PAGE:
TTI researchers Tony Voigt, Mike Vickich and Micah Montoya received U.S. patent no. 10,535,262 on Jan. 14, 2020, for an active pedestrian warning system for rail and bus transit routes. Pedestrians distracted near vehicles on the road are at risk for injuries and fatalities in the event of a collision. Both drivers and pedestrians are responsible for safety on the road, but for example, a train’s operator may not be able to stop the train in time to avoid an impact.
The active pedestrian warning system uses a Bluetooth® beacon transmitter synced up with a vehicle, such as a train or a bus. The transmitter picks up mobile devices nearby, determines which devices are relevant (given a set of criteria), and sends an audible, visual or tactile (or all three) alert to the mobile devices. Receiving this alert on their mobile device, a pedestrian could realize they’re about to walk in front of a bus, for example, and look up in time to avoid an unnecessary collision.
“The Bluetooth Proximity Alert System can be used by transit agencies to enhance safety for pedestrians and bicyclists by raising awareness of approaching transit vehicles. It’s also relatively simple to implement, making it an attractive tool for the safety toolbox,” says Vickich.
Vickich and TTI researcher Darryl Puckett received U.S. patent no. 10,726,717 on July 28, 2020, for a traffic monitoring system used on roadways in real-time. Transportation agencies operating roadway networks are interested in improving processes for collecting and analyzing traffic data. Traditionally, these agencies use toll tags or license plate recognition to collect data, but these methods are often costly and involve privacy issues for the traveling public.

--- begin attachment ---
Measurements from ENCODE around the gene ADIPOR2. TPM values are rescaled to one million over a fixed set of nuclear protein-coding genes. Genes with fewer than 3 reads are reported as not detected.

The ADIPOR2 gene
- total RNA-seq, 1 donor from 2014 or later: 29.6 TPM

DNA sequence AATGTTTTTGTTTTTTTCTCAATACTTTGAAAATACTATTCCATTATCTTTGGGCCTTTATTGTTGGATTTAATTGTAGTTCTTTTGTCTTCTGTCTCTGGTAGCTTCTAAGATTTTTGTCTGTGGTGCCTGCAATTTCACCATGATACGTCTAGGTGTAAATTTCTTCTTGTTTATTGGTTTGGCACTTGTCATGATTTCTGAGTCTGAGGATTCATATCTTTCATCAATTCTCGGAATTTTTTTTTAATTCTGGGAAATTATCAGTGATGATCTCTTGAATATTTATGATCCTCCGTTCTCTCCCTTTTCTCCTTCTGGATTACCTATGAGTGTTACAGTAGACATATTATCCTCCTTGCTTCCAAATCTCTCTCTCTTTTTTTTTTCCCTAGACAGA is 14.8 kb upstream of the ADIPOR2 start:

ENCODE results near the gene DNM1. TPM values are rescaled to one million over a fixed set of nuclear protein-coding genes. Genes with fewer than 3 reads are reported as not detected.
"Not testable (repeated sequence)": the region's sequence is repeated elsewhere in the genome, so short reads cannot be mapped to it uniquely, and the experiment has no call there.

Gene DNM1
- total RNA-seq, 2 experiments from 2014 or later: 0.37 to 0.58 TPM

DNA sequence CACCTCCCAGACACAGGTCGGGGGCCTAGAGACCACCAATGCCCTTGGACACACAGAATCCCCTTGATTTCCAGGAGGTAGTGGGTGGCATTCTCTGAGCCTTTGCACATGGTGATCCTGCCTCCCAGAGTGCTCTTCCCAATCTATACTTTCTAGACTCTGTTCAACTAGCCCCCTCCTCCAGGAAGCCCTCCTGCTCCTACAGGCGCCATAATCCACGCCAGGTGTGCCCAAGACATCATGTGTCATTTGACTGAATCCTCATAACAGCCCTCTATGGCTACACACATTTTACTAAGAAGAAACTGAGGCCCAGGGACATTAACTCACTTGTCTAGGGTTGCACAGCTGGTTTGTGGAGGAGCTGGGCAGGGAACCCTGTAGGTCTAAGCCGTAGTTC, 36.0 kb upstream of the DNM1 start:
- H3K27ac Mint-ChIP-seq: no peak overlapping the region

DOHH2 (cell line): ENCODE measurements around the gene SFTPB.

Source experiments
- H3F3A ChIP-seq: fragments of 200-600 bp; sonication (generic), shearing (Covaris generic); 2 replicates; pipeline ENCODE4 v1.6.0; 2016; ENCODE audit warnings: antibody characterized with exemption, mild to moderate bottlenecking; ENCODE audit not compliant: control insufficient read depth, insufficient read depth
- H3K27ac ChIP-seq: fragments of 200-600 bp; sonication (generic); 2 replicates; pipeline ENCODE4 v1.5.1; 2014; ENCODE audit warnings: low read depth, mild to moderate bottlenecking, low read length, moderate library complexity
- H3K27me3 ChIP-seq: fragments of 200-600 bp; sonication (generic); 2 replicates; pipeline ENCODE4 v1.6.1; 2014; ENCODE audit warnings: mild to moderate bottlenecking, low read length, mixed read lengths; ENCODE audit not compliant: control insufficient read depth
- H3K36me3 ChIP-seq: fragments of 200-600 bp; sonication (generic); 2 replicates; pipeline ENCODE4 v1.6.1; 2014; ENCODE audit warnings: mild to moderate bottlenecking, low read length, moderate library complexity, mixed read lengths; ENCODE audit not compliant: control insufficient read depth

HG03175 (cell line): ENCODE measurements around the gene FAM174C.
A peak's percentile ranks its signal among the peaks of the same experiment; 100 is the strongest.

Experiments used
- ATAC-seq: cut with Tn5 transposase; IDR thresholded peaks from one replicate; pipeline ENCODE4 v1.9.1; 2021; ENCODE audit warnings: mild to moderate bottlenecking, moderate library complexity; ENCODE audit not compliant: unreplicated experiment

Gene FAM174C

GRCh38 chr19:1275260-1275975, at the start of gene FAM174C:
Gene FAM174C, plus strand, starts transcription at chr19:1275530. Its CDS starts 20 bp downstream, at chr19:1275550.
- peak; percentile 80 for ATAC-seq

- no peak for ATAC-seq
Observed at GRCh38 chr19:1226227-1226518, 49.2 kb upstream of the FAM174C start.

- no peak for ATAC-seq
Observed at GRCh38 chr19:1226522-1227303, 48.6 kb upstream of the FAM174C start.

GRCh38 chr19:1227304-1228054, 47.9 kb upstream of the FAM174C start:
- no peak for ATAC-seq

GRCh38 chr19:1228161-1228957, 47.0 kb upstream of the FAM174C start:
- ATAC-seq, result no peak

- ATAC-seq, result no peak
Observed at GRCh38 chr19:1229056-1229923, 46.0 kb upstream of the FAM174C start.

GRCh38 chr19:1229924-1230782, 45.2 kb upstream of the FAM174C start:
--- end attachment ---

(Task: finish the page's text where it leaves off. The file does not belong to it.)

The traffic monitoring system uses multiple reader devices that pick up wireless signals from devices — such as mobile phones — in vehicles within the reader device’s range. Each reader device categorizes a vehicle with a time stamp, which is sent to a centralized location. The system compares each reader device’s time stamp for a vehicle to other time stamps associated with that vehicle. This method provides a way to gather data in real-time and determine how to make improvements to travel time accuracy. With this kind of data, transportation agencies can access more accurate information on traffic data for near real-time reporting and planning purposes.
Puckett comments, “This application has been implemented in more than 5,000 specific locations worldwide since its development. It’s widely regarded as state-of-the-art for traffic monitoring and continues to evolve with additional improvements as technology changes.”